NORMALLY in July, the Praça do Comércio in Lisbon would rival London’s Trafalgar Square when it comes to tourist numbers.
But thanks to the coronavirus pandemic, my boyfriend and I are two of five people in the huge city square.
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It’s the same deserted scenes at the Portuguese capital’s other major attractions – from Belém Tower and Jerónimos Monastery to the streets of Alfama.
The city, where locals are usually outnumbered ten to one by tourists, was eerily peaceful.
As a result, anyone returning to the UK from Portugal has to quarantine for 14 days on arrival, and the FCO advice against travelling there means that most travel insurance policies are rendered invalid.
So, when I flew out on July 4, the Ryanair flight was 99 per cent Portuguese-speaking.
There’s currently a mini local lockdown in the capital, so you can dine out until 10pm, but bars close at 8pm.
Everything else like hairdressers to gyms and beaches are back to normal, which makes for good holiday vibes, unless you’re after a party trip.
Covid-19 ‘hotspot’ Lisbon feels far safer than London
Portugal may be ahead of the UK in the ‘unlockdown’ process – but it feels far safer.
For starters, they seem much better at sticking to social distancing and the police make sure everyone adheres.
There’s also been avid mask-wearing in enclosed spaces for weeks. You need to wear them in so many places that most people don’t bother taking them off.
Hand sanitiser dispensers are everywhere and in certain places like the big indoor Time Out Market, shoes are cleaned on a spongy doormat and tables are installed with perspex screens.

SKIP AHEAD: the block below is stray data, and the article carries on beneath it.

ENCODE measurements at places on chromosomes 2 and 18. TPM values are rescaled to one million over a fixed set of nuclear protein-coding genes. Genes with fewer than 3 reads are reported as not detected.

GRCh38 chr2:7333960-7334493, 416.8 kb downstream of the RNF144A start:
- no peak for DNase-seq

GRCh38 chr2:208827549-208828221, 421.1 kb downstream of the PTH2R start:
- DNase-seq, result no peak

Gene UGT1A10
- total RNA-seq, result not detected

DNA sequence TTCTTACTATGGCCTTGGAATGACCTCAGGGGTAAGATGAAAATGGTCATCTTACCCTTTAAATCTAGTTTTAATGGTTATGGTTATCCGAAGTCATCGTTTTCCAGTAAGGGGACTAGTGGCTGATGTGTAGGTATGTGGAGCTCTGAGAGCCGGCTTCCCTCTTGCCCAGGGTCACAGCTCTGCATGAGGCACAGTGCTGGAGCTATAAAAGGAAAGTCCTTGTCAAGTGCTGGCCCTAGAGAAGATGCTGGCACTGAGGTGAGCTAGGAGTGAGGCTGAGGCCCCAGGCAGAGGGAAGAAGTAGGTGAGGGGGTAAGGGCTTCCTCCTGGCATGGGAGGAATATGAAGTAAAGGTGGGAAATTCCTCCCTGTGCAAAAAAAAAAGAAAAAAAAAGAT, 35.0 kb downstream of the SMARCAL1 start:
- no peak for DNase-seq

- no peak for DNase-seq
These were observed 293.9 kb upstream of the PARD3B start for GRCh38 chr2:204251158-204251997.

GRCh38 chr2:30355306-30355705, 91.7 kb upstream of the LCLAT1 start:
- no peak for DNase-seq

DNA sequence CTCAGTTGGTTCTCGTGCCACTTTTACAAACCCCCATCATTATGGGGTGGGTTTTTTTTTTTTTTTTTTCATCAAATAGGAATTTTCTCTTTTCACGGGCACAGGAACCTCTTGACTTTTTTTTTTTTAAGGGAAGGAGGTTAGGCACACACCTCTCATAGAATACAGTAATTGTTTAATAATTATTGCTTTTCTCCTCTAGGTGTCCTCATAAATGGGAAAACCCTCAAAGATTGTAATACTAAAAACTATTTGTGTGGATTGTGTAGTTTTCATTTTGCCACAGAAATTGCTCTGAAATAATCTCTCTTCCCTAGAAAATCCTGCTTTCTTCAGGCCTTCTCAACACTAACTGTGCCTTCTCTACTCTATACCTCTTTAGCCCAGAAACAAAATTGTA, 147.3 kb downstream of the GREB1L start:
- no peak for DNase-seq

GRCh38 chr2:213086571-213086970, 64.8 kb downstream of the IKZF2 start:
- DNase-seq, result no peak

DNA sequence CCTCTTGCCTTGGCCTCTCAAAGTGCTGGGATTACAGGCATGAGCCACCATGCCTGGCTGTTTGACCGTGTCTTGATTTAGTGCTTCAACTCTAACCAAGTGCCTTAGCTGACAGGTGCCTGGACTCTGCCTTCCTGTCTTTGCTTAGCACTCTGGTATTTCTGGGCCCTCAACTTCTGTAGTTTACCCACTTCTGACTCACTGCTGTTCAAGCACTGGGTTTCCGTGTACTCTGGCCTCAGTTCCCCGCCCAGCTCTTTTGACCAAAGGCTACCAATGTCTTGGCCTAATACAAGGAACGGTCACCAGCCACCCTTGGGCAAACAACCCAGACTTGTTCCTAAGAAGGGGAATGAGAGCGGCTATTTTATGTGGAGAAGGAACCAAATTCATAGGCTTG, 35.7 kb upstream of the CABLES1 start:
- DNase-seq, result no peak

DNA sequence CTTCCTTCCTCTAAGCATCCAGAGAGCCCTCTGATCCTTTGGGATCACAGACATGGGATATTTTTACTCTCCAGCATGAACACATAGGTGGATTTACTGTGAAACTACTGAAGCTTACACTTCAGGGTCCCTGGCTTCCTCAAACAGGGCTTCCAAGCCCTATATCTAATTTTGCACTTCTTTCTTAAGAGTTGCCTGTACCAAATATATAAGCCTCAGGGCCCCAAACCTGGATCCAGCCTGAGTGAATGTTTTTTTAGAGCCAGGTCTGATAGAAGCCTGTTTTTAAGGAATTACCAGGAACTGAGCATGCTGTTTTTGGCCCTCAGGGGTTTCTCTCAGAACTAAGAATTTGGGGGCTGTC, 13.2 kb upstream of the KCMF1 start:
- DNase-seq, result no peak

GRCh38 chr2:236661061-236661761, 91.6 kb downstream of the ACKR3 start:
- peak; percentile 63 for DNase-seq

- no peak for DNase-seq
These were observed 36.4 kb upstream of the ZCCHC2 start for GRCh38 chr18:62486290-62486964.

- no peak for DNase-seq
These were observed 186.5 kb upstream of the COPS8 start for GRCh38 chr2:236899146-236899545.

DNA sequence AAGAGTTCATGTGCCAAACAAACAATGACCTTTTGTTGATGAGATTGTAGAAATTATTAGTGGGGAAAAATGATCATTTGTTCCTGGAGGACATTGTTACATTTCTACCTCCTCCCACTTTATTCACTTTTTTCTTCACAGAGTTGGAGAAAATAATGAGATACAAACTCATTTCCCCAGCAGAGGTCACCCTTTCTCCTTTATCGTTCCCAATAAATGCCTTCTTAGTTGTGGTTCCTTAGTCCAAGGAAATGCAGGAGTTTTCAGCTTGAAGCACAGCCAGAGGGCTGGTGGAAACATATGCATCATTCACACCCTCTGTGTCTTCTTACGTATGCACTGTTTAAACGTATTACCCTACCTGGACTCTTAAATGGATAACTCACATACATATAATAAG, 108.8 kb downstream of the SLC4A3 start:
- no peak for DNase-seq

Visit now and feel like a VIP
But while everyone else is staying away, I’m over here feeling like I’ve won the holiday jackpot.
There are no queues, no tour groups and the locals are even more happy to see you than usual.
For example, you’d often queue for upwards of 50 minutes to get on one of Lisbon’s historic trams and would never get a seat, whereas we caught one immediately on our trip.
It was the same on our day out to the beach at Tamariz – which sits between Lisbon and the fancier Cascais.
Police are stationed at the entrances to stop the beach filling up too much and ‘lanes’ mark out where people should walk, meaning there’s at least five metres between our parasol and the next.
After visiting virtually empty Insta-favourite photo spot Miradouro de Santa Luzia, we visited the popular Solar dos Presuntos restaurant – a hit with many celebrity holidaymakers and were able to walk straight in.
Manager Carolina Cordoso said: “We’ve noticed a huge difference since coronavirus arrived – we used to serve 600 meals per day – now we’re doing 20% of that.
“But it’s great for customers. You don’t have to book by morning at the latest, and the service is better – we can focus on each table more.”
It’s a similar story at steakhouse Atalho Real, with the owner Tarek Mabsout telling us: “We’re having none of the visitor numbers that we’re used to – we’re 57% down.”
It’s not just places to eat. One hotel receptionist, who usually receives hoards of Brits, as well as Americans and Brazilians, tells me they have one single booking for the whole first week of August out of 30 possible rooms.
It’s not just the capital…
The story is similar elsewhere in Portugal. My boyfriend spent a week in the Algarve before my arrival where the absence of Brits was stark.
It was the same in the country’s third-biggest city Coimbra, in the Centro region, with the medieval streets empty apart from the same three pairs of German, Dutch and French tourists that we crossed paths with all day.
The only busy places are the natural pools where Portuguese families go to swim and sunbathe.
If you’re after a bargain, prices are – understandably – the same, as Portuguese businesses strive to remain afloat.
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